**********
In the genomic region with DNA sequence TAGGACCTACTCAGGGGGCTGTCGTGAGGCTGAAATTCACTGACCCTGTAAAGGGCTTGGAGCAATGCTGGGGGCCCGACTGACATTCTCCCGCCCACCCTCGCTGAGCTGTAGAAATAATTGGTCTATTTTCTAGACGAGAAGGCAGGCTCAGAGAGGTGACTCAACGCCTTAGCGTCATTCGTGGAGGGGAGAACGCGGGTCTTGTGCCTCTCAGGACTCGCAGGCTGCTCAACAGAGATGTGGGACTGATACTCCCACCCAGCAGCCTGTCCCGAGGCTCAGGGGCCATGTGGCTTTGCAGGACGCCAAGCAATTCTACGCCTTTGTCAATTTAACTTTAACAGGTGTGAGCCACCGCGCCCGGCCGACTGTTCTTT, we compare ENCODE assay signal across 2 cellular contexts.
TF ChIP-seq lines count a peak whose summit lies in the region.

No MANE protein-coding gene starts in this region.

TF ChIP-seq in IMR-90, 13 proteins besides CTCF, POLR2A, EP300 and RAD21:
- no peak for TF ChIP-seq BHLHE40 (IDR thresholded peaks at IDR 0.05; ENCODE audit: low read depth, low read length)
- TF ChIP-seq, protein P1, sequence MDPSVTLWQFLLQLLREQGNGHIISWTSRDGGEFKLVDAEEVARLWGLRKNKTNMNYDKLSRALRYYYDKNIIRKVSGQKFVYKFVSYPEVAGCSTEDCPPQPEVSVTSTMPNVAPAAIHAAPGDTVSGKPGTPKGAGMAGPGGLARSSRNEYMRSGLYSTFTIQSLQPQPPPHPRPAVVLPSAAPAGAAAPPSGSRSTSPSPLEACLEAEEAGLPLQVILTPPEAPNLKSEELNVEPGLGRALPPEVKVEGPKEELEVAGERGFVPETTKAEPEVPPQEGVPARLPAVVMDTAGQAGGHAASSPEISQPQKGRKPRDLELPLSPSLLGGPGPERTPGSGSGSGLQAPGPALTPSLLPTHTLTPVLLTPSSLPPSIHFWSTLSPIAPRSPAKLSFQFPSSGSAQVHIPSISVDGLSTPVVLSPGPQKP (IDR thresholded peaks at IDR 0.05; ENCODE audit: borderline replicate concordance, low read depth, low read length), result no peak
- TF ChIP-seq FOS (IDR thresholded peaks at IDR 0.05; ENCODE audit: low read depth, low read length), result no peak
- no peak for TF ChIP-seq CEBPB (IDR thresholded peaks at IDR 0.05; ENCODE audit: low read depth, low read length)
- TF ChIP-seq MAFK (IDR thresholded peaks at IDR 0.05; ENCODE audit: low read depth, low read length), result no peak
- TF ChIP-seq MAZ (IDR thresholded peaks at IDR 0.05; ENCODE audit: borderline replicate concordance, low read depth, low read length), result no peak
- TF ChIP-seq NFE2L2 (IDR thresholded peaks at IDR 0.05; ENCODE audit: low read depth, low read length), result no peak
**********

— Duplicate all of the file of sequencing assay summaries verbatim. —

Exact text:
In the genomic region with DNA sequence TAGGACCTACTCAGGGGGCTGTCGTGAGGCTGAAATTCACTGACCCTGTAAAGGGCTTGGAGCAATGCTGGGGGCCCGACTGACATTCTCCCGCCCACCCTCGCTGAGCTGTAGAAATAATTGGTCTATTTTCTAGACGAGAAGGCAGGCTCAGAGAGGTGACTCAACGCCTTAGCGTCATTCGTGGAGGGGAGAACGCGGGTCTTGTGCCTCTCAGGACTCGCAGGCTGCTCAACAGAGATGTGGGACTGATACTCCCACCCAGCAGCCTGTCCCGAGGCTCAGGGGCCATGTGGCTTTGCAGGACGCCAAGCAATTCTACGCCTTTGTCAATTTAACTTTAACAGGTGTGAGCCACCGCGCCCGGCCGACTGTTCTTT, we compare ENCODE assay signal across 2 cellular contexts.
TF ChIP-seq lines count a peak whose summit lies in the region.

No MANE protein-coding gene starts in this region.

TF ChIP-seq in IMR-90, 13 proteins besides CTCF, POLR2A, EP300 and RAD21:
- no peak for TF ChIP-seq BHLHE40 (IDR thresholded peaks at IDR 0.05; ENCODE audit: low read depth, low read length)
- TF ChIP-seq, protein P1, sequence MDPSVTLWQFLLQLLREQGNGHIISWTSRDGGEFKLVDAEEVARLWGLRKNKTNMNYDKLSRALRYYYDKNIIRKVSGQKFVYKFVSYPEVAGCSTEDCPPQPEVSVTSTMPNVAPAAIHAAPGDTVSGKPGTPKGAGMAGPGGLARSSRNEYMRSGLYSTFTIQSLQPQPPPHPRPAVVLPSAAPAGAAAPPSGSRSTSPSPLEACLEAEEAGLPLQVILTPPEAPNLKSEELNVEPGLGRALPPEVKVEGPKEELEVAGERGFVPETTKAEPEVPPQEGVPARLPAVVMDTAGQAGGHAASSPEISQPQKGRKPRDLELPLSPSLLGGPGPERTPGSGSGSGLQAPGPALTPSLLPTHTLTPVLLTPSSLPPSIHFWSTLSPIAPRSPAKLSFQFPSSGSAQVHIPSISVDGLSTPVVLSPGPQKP (IDR thresholded peaks at IDR 0.05; ENCODE audit: borderline replicate concordance, low read depth, low read length), result no peak
- TF ChIP-seq FOS (IDR thresholded peaks at IDR 0.05; ENCODE audit: low read depth, low read length), result no peak
- no peak for TF ChIP-seq CEBPB (IDR thresholded peaks at IDR 0.05; ENCODE audit: low read depth, low read length)
- TF ChIP-seq MAFK (IDR thresholded peaks at IDR 0.05; ENCODE audit: low read depth, low read length), result no peak
- TF ChIP-seq MAZ (IDR thresholded peaks at IDR 0.05; ENCODE audit: borderline replicate concordance, low read depth, low read length), result no peak
- TF ChIP-seq NFE2L2 (IDR thresholded peaks at IDR 0.05; ENCODE audit: low read depth, low read length), result no peak